Remember putable bonds? Or debt insurers that collapsed in the U.S. in the wake of the global financial crisis? They’re back -- in China.
Oceanwide Holdings Co. earlier this month sold the largest dollar-denominated putable security from Asia since 2003. Investors can demand the Beijing developer buy the notes back in three years, even if it doesn’t want to. HNA Capital Holding Co., a Beijing-based investment bank, sold $200 million of bonds Aug. 11 guaranteed by a Chinese insurer whose exposure to troubled debt doubled last year.
China is reviving high-risk structures common in the run-up to the credit crisis, adding to concern corporate failures may spread after defaults mounted this year amid the slowest economic growth since 1990. The nation’s firms also sold 243 billion yuan ($38 billion) of asset-backed securities this year including two tied to stock margin loans. That’s three times the amount in the U.S. and almost 30 times offerings in Europe.
“History repeats itself in financial markets,” said Ashley Perrott, the head of pan-Asia fixed income at UBS Global Asset Management in Singapore. “When traditional securities these days struggle to give much in returns, the pressure to get yield or enhance returns often pushes investors into things they may not have otherwise touched.”
An operator at Oceanwide Holdings wouldn’t transfer the call. Three calls to HNA Capital Holding went unanswered.
Standard & Poor’s cut its outlook on Oceanwide to negative last month saying the developer may need time to meet ongoing obligations. At the same time, S&P also said that the company’s ability to draw down more than 10 billion yuan in loans in the first half shows "a track record of refinancing its debt and good banking relationships."
Fitch Ratings graded the notes B today.
HNA Group has adequate liquidity and high capacity of repaying debt with sound outside funding channels and good relations with many banks, according to a report last month from Shanghai Brilliance Credit Rating & Investors Service Co.
China’s firms have issued a record $19.4 billion equivalent in the third quarter of putable bonds. Borrowers often use the structure to sweeten offerings for buyers who may otherwise not be interested. That compares with just $178 million in the U.S., the world’s biggest bond market.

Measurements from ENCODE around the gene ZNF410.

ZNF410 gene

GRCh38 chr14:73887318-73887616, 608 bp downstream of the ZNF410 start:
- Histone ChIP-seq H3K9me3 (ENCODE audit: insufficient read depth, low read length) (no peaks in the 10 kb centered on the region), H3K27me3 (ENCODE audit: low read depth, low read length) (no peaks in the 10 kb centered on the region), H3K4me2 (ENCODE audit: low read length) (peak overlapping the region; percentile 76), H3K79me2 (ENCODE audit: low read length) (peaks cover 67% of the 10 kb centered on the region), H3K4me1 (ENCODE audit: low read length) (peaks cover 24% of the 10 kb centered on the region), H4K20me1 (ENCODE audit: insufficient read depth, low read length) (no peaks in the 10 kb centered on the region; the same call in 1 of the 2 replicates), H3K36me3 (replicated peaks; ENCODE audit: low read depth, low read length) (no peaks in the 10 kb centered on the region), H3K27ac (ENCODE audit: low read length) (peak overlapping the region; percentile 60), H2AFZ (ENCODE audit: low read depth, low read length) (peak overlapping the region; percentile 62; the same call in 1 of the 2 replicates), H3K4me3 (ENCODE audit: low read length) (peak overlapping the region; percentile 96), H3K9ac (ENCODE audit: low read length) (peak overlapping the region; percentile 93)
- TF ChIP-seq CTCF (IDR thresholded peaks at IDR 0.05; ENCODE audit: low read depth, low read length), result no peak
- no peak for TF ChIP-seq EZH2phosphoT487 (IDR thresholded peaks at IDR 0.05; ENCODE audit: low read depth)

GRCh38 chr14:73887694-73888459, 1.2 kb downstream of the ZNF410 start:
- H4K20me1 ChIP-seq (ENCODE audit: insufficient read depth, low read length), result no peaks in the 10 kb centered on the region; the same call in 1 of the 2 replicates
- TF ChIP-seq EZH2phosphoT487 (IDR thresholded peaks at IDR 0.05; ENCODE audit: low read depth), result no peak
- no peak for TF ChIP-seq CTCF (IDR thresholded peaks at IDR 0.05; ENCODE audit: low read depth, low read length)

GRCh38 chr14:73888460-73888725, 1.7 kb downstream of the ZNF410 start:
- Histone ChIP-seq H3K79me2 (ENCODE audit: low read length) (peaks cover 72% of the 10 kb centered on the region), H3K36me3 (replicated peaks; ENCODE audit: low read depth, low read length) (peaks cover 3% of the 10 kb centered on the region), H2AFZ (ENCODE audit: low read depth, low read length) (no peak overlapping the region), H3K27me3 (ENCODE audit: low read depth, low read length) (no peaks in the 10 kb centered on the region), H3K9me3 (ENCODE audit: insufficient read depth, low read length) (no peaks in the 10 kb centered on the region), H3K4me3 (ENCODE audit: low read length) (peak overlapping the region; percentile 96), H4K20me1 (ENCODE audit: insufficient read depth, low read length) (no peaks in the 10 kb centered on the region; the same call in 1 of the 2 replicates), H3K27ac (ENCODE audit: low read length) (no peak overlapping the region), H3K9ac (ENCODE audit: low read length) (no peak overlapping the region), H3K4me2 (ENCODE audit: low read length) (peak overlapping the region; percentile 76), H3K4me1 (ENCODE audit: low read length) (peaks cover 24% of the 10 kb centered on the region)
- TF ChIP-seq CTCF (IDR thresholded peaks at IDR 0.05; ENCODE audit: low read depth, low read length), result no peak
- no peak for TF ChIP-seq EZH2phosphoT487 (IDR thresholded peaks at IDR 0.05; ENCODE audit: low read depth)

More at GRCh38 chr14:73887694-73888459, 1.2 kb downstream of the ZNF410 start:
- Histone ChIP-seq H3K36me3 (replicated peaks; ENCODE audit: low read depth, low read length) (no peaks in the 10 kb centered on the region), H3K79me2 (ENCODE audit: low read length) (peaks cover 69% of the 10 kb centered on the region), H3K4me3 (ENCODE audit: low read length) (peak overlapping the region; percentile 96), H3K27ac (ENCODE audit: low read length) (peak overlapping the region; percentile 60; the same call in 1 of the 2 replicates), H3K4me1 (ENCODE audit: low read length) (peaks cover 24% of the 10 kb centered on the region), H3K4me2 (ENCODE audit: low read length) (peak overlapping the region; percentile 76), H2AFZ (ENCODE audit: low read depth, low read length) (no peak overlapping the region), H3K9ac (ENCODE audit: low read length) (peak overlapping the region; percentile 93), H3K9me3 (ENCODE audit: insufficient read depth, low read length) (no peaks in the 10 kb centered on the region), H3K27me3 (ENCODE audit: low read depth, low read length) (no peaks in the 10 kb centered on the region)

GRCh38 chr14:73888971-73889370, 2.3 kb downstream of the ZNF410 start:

“If the issuers aren’t able to repay, they may get into liquidity trouble,”said Hong Kong-based Ivan Chung, a senior director at Moody’s Investors Service. “Weaker credits, they may not be able to refinance it easily.”
Two putable bonds have already defaulted in China in the past year. Cloud Live Technology Group Co. missed payment on such notes in April after Premier Li Keqiang told parliament the previous month he is prepared to tolerate individual cases of “financial risk.” China’s first-ever default, when Shanghai Chaori Solar Energy Science & Technology Co. failed to honor obligations last year, was also on such securities.
Bond insurance such as the one offered by China United SME Guarantee Corp. on the HNA Capital note first appeared in the U.S. in 1971, when Ambac Financial Group Inc. sold a policy on notes of the Greater Juneau Borough Medical Arts Building in Alaska. Ambac filed for bankruptcy in November 2010.
China now has more than 8,000 debt guarantee companies. New bonds backed by such firms were worth 56.3 billion yuan last year, 79 percent more than in 2013, according to China Chengxin International Credit Rating Co. Fewer than 50 are rated and China United SME, which supported the dollar bond, is the only one that has an international investment-grade, according to Moody’s.
“There is little public information about the companies which provide guarantees for privately issued bonds,” said Wen Yuqi, an analyst at China Chengxin International.
Sino-Capital Guaranty Trust Co. was barred by regulators in March from insuring debt after it failed to pay defaulted bonds. Earlier in the year, Hebei Financing Investment Holding Group, the second-largest insurer of corporate loans in China, was put under control of another state firm as it struggled to meet rising payments from defaults, people familiar said at the time.
Three calls each to Sino-Capital Guaranty and Hebei Financing Investment went unanswered.
“The risk they have taken is quite high relative to the premium they get paid,” said Sally Yim, a vice president at Moody’s in Hong Kong.
Chinese companies’ unprecedented sales of asset-backed notes this year top even the U.S. record in 2008.
“We have seen this many times before with structured products not always working out well, but people have short memories,” UBS Global Asset’s Perrott said. “These may turn out well, who knows, but the golden rule remains, if you want to invest in it, make sure you understand it.”